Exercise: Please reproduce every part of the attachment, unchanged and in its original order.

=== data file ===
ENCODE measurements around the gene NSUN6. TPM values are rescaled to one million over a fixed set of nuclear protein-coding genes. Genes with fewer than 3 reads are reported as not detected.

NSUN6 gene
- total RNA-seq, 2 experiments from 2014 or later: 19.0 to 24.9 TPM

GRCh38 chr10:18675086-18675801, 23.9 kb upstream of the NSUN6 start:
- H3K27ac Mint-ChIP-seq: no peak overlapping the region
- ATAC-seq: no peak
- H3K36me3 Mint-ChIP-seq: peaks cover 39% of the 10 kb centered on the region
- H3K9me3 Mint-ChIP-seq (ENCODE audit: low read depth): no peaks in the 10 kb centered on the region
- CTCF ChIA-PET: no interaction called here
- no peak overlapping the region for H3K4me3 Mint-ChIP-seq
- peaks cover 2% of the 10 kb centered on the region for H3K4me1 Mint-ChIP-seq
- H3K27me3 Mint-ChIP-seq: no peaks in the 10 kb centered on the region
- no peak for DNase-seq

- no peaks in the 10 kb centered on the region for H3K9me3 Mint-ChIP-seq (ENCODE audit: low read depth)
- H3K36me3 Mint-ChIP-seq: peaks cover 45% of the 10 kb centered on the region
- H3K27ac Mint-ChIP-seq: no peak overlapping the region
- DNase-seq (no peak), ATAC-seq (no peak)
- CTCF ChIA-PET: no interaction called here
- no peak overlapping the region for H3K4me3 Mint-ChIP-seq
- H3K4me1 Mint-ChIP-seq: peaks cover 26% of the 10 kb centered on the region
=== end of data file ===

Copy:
ENCODE measurements around the gene NSUN6. TPM values are rescaled to one million over a fixed set of nuclear protein-coding genes. Genes with fewer than 3 reads are reported as not detected.

NSUN6 gene
- total RNA-seq, 2 experiments from 2014 or later: 19.0 to 24.9 TPM

GRCh38 chr10:18675086-18675801, 23.9 kb upstream of the NSUN6 start:
- H3K27ac Mint-ChIP-seq: no peak overlapping the region
- ATAC-seq: no peak
- H3K36me3 Mint-ChIP-seq: peaks cover 39% of the 10 kb centered on the region
- H3K9me3 Mint-ChIP-seq (ENCODE audit: low read depth): no peaks in the 10 kb centered on the region
- CTCF ChIA-PET: no interaction called here
- no peak overlapping the region for H3K4me3 Mint-ChIP-seq
- peaks cover 2% of the 10 kb centered on the region for H3K4me1 Mint-ChIP-seq
- H3K27me3 Mint-ChIP-seq: no peaks in the 10 kb centered on the region
- no peak for DNase-seq

- no peaks in the 10 kb centered on the region for H3K9me3 Mint-ChIP-seq (ENCODE audit: low read depth)
- H3K36me3 Mint-ChIP-seq: peaks cover 45% of the 10 kb centered on the region
- H3K27ac Mint-ChIP-seq: no peak overlapping the region
- DNase-seq (no peak), ATAC-seq (no peak)
- CTCF ChIA-PET: no interaction called here
- no peak overlapping the region for H3K4me3 Mint-ChIP-seq
- H3K4me1 Mint-ChIP-seq: peaks cover 26% of the 10 kb centered on the region